Wednesday, January 29, 2014

F This Movie! - GoldenEye

Patrick and Mike continue their Bond series with a look at Pierce Brosnan's first time out as 007. Did you ever know how they watched you from the shadows as a child?



Download this episode here. (32.9 MB)

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Also discussed this episode: Her (2013), Pacific Rim (2013), Drinking Buddies (2013), Sound City (2013), Dream a Little Dream (1990), Best Man Down (2013), The Woman Who Wasn't There (2012), Sexy Evil Genius (2013)

F This Movie Fest 3 is coming February 15th!

22 comments:

  1. Great podcast! I concur with a lot of what you guys say about the movie. It's my favorite of the Brosnan Bonds, but it's also a rather unwieldy mess. Mike is spot-on with his comment about how Brosnan delivers his quips - by The World is Not Enough I'm really gritting my teeth at times (in the cold open for that one, when the voluptuous woman asks Bond if he would like to check her figures, Brosnan practically jumps out of his seat and does a double take before finally saying the stupid line). I will say that Natalia is one of my favorite "good" Bond girls. She's smart, proactive, and instrumental in the film's climax. Kudos also to Dench and Samantha Bond's Moneypenny. In fact, this film has a real murderer's row of female characters.

    Thanks for the shout out! You never did explain how Sean Bean shows up later in the film when he's clearly beheaded in the opening, however.

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  2. Poor Mike, getting called out on his hatred of Timothy Dalton at the end.

    But seriously, I'm right with Steve K on Natalia, who's one of my favorite Bond girls for all those reasons. Half the movie, really, she's ahead of Bonds in getting on the trail of the villains.

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  3. I think we need a Mike support group, called "No Patricks Because He's A Big Bully!"
    Mike, we're here for ya buddy.

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    1. I appreciate all of the support, guys. With your help I can get through this.

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    2. I'd be more supportive if you didn't play Oddjob. I bet you waited for the body armor to regenerate too. Slappers for life.

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    3. I just don't think you should date Daniel Craig. I don't think you considered Rachel Weisz in this equation at all. Homewrecker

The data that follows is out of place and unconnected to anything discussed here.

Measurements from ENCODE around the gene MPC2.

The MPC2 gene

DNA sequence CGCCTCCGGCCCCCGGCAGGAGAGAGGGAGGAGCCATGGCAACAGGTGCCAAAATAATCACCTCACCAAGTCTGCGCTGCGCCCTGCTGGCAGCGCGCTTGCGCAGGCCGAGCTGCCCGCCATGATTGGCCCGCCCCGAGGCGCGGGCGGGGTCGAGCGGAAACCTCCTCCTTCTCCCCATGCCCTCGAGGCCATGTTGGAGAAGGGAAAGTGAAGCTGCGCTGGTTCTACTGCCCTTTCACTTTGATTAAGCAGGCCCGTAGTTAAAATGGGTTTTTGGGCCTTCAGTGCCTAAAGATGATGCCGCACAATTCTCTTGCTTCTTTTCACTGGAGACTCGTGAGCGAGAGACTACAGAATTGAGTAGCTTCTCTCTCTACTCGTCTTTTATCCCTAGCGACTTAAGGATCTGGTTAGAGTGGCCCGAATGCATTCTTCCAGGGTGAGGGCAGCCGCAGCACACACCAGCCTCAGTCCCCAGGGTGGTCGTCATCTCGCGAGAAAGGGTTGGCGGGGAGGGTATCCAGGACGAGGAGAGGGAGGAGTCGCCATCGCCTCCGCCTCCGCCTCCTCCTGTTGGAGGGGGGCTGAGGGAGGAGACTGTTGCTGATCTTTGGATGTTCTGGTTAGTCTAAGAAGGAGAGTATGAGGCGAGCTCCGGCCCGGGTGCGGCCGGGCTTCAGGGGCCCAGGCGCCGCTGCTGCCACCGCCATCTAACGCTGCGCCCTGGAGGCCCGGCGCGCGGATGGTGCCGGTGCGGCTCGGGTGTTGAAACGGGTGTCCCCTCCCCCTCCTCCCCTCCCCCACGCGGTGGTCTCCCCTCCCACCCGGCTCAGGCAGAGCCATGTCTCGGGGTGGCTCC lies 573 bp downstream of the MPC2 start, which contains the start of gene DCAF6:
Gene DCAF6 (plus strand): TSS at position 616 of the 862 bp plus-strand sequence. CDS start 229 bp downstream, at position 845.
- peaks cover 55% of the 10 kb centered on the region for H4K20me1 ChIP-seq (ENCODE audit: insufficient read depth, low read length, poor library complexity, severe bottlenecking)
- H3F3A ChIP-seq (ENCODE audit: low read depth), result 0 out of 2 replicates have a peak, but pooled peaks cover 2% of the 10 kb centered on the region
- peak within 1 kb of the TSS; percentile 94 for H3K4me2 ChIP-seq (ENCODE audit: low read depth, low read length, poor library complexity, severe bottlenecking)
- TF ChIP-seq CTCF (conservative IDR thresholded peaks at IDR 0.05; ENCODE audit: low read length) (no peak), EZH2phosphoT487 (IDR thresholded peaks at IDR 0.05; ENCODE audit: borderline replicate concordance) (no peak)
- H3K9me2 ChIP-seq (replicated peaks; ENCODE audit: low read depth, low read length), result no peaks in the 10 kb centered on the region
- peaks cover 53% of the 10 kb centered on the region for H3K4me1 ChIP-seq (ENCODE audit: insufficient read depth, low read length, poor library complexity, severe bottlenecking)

If disliking Living Daylights is wrong, I don't want to be right.

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    4. Mark. Was that the Golden eye equivalent of CODs "Damn Campers"?

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  4. Great show guys. Goldeneye is one of my favorite Bond flicks, but it was great to find out that I wasn't the only one who was bothered by Boris's big freeze. If you're taking suggestions, I think you should tackle "Live and Let Die" next just to get it out of the way. I've never seen any of the Roger Moore films, and this seems a good a place as any to start. Afterwards, you can always wash it down with "Casino Royale" or "Dr No" if that's your thing.

    Mike, I think instead of playing the victim you should take revenge against the injustices your beloved society has levied against you and form S.O.L.D. (Shitting on Living Daylights). Make sure you let somebody else in on the ground floor so that you can be the appropriately named No. 2. S.O.L.D. will be the antagonistic backbone of F This Movie!'s Bond Series and will be feared by all. Food for thought.

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  5. Sound City. Two great docs, that don't work together. I prefer the first 2 acts (history) to the last performance section.

    This probably sums up most musicians issue with the film: http://youtu.be/g-VTxOn90c8

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    1. I like Standing In The Shadows Of Motown. Cool little piece.

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  6. I wonder if you guys have ever tried to read the Ian Flemming books? They are an eye opener if you want to know about the skill of film adaptation. The books have some really rough edges that the movies smooth out fairly well. At least for the first four movies, they stick pretty close to the books. From Russia With Love and On Her Majesty's Secret Service are almost exactly to the book. Goldfinger's biggest change was to fix one of the major plot problems with the book. The series didn't really go bananas until You Only Live Twice, which shares the setting of Japan and that's about it.

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    1. Years ago I read Ian Flemming's "Casino Royal" and really dug it. I also thought that the film with Daniel Craig did a nice job of capturing the spirit of the book. If memory serves it was a fairly close adaptation plot wise and Craig's performance seemed more inline with how the Bond character is portrayed in the book rather than the previous screen Bonds. (Timothy Dalton aside)

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    2. I've never read them, but I kind of want the 2008 set for these Michael Gillette covers: